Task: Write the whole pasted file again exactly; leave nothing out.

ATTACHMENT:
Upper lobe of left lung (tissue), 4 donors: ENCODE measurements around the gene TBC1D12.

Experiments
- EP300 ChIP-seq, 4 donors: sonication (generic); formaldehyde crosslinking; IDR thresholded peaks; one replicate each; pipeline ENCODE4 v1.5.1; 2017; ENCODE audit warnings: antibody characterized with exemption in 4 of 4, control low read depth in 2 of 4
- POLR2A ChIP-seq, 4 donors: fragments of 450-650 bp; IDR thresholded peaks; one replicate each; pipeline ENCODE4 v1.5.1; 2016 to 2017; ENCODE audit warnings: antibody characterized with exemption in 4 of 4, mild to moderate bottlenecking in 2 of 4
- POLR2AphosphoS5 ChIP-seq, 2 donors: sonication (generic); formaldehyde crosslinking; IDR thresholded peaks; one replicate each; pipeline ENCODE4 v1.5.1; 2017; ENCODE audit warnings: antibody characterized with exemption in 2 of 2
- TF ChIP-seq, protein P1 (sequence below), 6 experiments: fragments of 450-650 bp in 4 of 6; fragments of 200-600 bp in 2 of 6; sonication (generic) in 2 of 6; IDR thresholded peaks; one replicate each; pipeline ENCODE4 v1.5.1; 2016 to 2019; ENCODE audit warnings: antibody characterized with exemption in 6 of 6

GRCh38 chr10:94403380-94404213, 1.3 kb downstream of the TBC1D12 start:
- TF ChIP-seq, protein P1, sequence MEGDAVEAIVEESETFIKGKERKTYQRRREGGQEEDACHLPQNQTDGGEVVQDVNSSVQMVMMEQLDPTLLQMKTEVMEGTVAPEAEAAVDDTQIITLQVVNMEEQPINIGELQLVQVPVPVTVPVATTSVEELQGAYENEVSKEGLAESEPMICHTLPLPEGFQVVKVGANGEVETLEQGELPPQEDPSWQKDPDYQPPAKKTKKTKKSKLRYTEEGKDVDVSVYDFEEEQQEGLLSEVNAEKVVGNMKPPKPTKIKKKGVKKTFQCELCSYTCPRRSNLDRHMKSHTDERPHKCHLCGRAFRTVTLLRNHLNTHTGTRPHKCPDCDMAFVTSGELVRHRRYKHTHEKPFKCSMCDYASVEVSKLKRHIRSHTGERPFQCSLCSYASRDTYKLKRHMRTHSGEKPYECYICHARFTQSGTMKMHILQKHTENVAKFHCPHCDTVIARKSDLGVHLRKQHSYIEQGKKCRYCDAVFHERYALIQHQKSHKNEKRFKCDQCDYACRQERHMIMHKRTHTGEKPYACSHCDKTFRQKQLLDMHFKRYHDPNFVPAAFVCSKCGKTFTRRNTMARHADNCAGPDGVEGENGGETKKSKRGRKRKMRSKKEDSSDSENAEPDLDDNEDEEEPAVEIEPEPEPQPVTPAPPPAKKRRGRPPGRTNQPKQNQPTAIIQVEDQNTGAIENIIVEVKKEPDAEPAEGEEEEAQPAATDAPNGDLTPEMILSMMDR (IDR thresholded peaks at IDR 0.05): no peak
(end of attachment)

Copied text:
Upper lobe of left lung (tissue), 4 donors: ENCODE measurements around the gene TBC1D12.

Experiments
- EP300 ChIP-seq, 4 donors: sonication (generic); formaldehyde crosslinking; IDR thresholded peaks; one replicate each; pipeline ENCODE4 v1.5.1; 2017; ENCODE audit warnings: antibody characterized with exemption in 4 of 4, control low read depth in 2 of 4
- POLR2A ChIP-seq, 4 donors: fragments of 450-650 bp; IDR thresholded peaks; one replicate each; pipeline ENCODE4 v1.5.1; 2016 to 2017; ENCODE audit warnings: antibody characterized with exemption in 4 of 4, mild to moderate bottlenecking in 2 of 4
- POLR2AphosphoS5 ChIP-seq, 2 donors: sonication (generic); formaldehyde crosslinking; IDR thresholded peaks; one replicate each; pipeline ENCODE4 v1.5.1; 2017; ENCODE audit warnings: antibody characterized with exemption in 2 of 2
- TF ChIP-seq, protein P1 (sequence below), 6 experiments: fragments of 450-650 bp in 4 of 6; fragments of 200-600 bp in 2 of 6; sonication (generic) in 2 of 6; IDR thresholded peaks; one replicate each; pipeline ENCODE4 v1.5.1; 2016 to 2019; ENCODE audit warnings: antibody characterized with exemption in 6 of 6

GRCh38 chr10:94403380-94404213, 1.3 kb downstream of the TBC1D12 start:
- TF ChIP-seq, protein P1, sequence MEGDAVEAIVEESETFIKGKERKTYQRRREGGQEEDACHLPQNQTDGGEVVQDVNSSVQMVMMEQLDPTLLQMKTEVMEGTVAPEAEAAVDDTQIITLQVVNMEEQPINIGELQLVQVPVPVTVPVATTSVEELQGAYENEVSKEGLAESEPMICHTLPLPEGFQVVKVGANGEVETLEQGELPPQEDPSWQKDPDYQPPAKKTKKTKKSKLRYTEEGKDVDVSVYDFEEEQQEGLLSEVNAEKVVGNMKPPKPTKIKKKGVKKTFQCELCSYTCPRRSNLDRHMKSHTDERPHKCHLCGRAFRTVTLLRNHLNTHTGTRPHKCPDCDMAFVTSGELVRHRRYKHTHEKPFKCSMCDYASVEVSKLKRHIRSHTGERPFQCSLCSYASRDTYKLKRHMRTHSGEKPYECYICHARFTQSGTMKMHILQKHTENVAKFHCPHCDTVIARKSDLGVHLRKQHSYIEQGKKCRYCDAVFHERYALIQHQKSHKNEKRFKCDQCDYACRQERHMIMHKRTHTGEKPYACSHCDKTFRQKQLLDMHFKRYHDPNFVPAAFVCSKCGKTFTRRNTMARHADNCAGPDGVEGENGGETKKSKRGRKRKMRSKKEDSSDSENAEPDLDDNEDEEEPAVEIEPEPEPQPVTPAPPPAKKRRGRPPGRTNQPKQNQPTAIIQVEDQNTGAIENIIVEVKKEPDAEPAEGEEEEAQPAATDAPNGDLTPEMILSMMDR (IDR thresholded peaks at IDR 0.05): no peak